The Imaginary Institution of Society

The Imaginary Institution of Society❴Reading❵ ➾ The Imaginary Institution of Society Author Cornelius Castoriadis – Heartforum.co.uk This is one of the most original and important works of contemporaryEuropean thought First published in France in , it is the major theoretical work of one of the foremost thinkers in Europe todayThis This is Institution of PDF/EPUB Á one of the most original and important works of contemporaryEuropean thought First published in France in , it is the major theoretical work of one of the foremost thinkers in Europe todayThis is one of the most original and important works of contemporary European thought First published in France in , it is the major theoretical work of one of the foremost thinkers in Europe todayCastoriadis offers a brilliant and far reaching analysis of the unique character of the social historical world and its relations to the individual, to language, and The Imaginary PDF or to nature He argues that most traditional conceptions of society and history overlook the essential feature of the social historical world, namely that this world is not articulated once and for all but is in each case the creation of the society concerned In emphasizing the element of creativity, Castoriadis opens the way for rethinking political theory and practice in terms of the autonomous and explicit self institution of society.

Cornelius Castoriadis Institution of PDF/EPUB Á Greek was a Greek philosopher, social critic, economist, psychoanalyst, author of The Imaginary Institution of Society, and co founder of the Socialisme ou Barbarie groupEdgar Morin proposed that Castoriadis work will be remembered for its remarkable continuity and coherence as well as for its extraordinary breadth which was encyclopaedic in the original Greek sense, for it offered us a paideia, or education, that brought full circle our cycle of otherwise compartmentalized knowledge in the arts and sciences Castoriadis wrote essays on mathematics, physics, biology, anthropology, psychoanalysis, linguistics, society, economics, politics, philosophy, The Imaginary PDF or and artOne of Castoriadis many important contributions to social theory was the idea that social change involves radical discontinuities that cannot be understood in terms of any determinate causes or presented as a sequence of events Change emerges through the social imaginary without determinations, but in order to be socially recognized must be instituted as revolution Any knowledge of society and social change can exist only by referring to, or by positing, singular entities which figure and presentify social imaginary significations Castoriadis used traditional terms as much as possible, though consistently redefining them Further, Imaginary Institution of MOBI î some of his terminology changed throughout the later part of his career, with the terms gaining greater consistency but breaking from their traditional meaning neologisms When reading Castoriadis, it is helpful to understand what he means by the terms he uses, since he does not redefine the terms in every piece where he employs them Castoriadis has influenced European especially continental thought in important ways His interventions in sociological and political theory have resulted in some of the most well known writing to emerge from the continent especially in the figure of J rgen Habermas, who often can be seen to be writing against Castoriadis Hans Joas published a number of articles in American journals in order to highlight the importance of Castoriadis work to a North American sociological audience, and the enduring importance of Johann P Arnason, both for his critical engagement with Castoriadis thought, but also for his sustained efforts to introduce Castoriadis thought to the English speaking public especially during his editorship of the journal Thesis Eleven must also be noted In the last few years, there has been growing interest in Castoriadis s thought, including the publication of two monographs authored by Arnason s former students Jeff Klooger s Castoriadis Psyche, Society, Autonomy Brill , and Suzi Adams s Castoriadis s Ontology Being and Creation Fordham University Press.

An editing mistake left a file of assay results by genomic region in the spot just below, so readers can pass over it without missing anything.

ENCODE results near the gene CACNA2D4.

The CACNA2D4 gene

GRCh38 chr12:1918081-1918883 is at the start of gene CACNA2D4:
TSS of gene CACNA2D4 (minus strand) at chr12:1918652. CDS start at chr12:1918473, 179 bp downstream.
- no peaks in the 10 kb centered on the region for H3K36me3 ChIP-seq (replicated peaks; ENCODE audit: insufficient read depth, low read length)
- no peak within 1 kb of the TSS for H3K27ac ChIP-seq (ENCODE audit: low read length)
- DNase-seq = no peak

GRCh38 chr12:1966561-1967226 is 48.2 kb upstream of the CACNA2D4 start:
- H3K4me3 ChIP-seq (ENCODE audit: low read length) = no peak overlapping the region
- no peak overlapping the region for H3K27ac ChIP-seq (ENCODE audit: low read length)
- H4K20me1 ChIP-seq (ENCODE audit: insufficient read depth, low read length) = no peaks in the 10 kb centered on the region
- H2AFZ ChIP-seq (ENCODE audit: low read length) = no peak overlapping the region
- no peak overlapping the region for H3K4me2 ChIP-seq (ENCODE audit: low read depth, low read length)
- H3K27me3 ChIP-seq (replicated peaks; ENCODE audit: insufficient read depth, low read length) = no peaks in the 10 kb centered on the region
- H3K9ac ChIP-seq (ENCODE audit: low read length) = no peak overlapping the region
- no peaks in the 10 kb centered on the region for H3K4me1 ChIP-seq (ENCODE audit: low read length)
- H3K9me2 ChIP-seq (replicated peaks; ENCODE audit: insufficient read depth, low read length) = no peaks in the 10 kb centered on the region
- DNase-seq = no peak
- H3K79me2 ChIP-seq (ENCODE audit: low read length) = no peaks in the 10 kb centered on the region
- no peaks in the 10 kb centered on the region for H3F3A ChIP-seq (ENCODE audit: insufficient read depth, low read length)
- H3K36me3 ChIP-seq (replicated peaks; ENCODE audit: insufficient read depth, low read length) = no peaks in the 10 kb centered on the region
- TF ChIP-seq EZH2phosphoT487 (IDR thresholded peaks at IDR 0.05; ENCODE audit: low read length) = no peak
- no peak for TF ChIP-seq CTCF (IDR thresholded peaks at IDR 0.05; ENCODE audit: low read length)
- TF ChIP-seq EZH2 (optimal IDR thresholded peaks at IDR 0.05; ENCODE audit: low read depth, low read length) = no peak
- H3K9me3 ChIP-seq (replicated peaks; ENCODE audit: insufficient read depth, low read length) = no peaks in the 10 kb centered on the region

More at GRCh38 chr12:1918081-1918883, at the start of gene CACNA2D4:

The Imaginary Institution of Society ePUB º The
    Import EPUB to the Program Import EPUB of society and history overlook the essential feature of the social historical world, namely that this world is not articulated once and for all but is in each case the creation of the society concerned In emphasizing the element of creativity, Castoriadis opens the way for rethinking political theory and practice in terms of the autonomous and explicit self institution of society."/>
  • Paperback
  • 418 pages
  • The Imaginary Institution of Society
  • Cornelius Castoriadis
  • English
  • 23 August 2017
  • 0262531550

10 thoughts on “The Imaginary Institution of Society

  1. stephen says:

    to really work with this you have to work Otherwise.a fascinating and difficult work that i have spent far too much time with or so it seems at moments it remains a complete mystery to me why this is not very widely read the implications of castoriadis social ontology are quite radical and have yet to be really explored most of the work out there on him turns round and round at the level of traditional academic commentary, which is as it always is sometimes useful, occasionally inspiring, to really work with this you have to work Otherwise.a fascinating and difficult work that i have spent far too much time with or so it seems at moments it remains a complete mystery to me why this is not very widely read the implications of castoriadis social ontology are quite radical and have yet to be really explored most of the work out there on him turns round and round at the level of traditional academic commentary, which is as it always is sometimes useful, occasionally inspiring, mostly blah blah blah but almost all of it across the useful and otherwise operates within registers of thinking and or representation that are subjected to systematic critique within the work itself so perhaps the above is no surprise.it seems particularly stupid to assign stuff like this these little stars yay castoriadis i like it yay merleau ponty what fun i like husserl and harry potter the same amount and in the same way blech.blech blech blech